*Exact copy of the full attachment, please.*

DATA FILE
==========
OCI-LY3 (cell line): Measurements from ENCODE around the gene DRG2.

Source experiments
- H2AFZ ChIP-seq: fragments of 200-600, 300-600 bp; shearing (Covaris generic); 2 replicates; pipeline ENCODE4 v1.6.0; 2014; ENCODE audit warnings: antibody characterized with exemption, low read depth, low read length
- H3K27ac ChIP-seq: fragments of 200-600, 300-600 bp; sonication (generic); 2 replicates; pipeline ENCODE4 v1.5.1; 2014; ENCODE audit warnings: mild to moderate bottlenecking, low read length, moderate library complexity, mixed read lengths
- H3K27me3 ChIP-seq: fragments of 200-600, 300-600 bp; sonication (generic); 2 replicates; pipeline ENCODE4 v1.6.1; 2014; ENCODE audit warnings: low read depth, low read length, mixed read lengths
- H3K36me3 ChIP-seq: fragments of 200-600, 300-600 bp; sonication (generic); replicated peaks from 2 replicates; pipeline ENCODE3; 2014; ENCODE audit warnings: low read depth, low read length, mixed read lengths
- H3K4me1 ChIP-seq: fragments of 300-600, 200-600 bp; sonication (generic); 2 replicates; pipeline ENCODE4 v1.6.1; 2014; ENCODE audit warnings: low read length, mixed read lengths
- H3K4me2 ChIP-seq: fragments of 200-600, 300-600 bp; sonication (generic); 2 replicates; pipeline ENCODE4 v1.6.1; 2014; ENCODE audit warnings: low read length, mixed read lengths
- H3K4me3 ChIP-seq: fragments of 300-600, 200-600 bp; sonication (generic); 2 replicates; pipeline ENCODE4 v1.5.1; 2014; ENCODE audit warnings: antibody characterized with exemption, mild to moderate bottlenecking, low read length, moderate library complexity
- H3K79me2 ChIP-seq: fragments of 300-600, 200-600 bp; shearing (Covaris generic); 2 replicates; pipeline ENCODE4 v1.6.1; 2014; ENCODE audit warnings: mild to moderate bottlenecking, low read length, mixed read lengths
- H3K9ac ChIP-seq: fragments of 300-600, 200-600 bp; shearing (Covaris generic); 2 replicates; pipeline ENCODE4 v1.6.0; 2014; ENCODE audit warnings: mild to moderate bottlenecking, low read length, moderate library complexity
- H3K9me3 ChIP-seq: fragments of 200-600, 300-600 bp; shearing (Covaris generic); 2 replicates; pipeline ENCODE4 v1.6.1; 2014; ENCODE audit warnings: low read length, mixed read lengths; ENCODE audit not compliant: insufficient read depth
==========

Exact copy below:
OCI-LY3 (cell line): Measurements from ENCODE around the gene DRG2.

Source experiments
- H2AFZ ChIP-seq: fragments of 200-600, 300-600 bp; shearing (Covaris generic); 2 replicates; pipeline ENCODE4 v1.6.0; 2014; ENCODE audit warnings: antibody characterized with exemption, low read depth, low read length
- H3K27ac ChIP-seq: fragments of 200-600, 300-600 bp; sonication (generic); 2 replicates; pipeline ENCODE4 v1.5.1; 2014; ENCODE audit warnings: mild to moderate bottlenecking, low read length, moderate library complexity, mixed read lengths
- H3K27me3 ChIP-seq: fragments of 200-600, 300-600 bp; sonication (generic); 2 replicates; pipeline ENCODE4 v1.6.1; 2014; ENCODE audit warnings: low read depth, low read length, mixed read lengths
- H3K36me3 ChIP-seq: fragments of 200-600, 300-600 bp; sonication (generic); replicated peaks from 2 replicates; pipeline ENCODE3; 2014; ENCODE audit warnings: low read depth, low read length, mixed read lengths
- H3K4me1 ChIP-seq: fragments of 300-600, 200-600 bp; sonication (generic); 2 replicates; pipeline ENCODE4 v1.6.1; 2014; ENCODE audit warnings: low read length, mixed read lengths
- H3K4me2 ChIP-seq: fragments of 200-600, 300-600 bp; sonication (generic); 2 replicates; pipeline ENCODE4 v1.6.1; 2014; ENCODE audit warnings: low read length, mixed read lengths
- H3K4me3 ChIP-seq: fragments of 300-600, 200-600 bp; sonication (generic); 2 replicates; pipeline ENCODE4 v1.5.1; 2014; ENCODE audit warnings: antibody characterized with exemption, mild to moderate bottlenecking, low read length, moderate library complexity
- H3K79me2 ChIP-seq: fragments of 300-600, 200-600 bp; shearing (Covaris generic); 2 replicates; pipeline ENCODE4 v1.6.1; 2014; ENCODE audit warnings: mild to moderate bottlenecking, low read length, mixed read lengths
- H3K9ac ChIP-seq: fragments of 300-600, 200-600 bp; shearing (Covaris generic); 2 replicates; pipeline ENCODE4 v1.6.0; 2014; ENCODE audit warnings: mild to moderate bottlenecking, low read length, moderate library complexity
- H3K9me3 ChIP-seq: fragments of 200-600, 300-600 bp; shearing (Covaris generic); 2 replicates; pipeline ENCODE4 v1.6.1; 2014; ENCODE audit warnings: low read length, mixed read lengths; ENCODE audit not compliant: insufficient read depth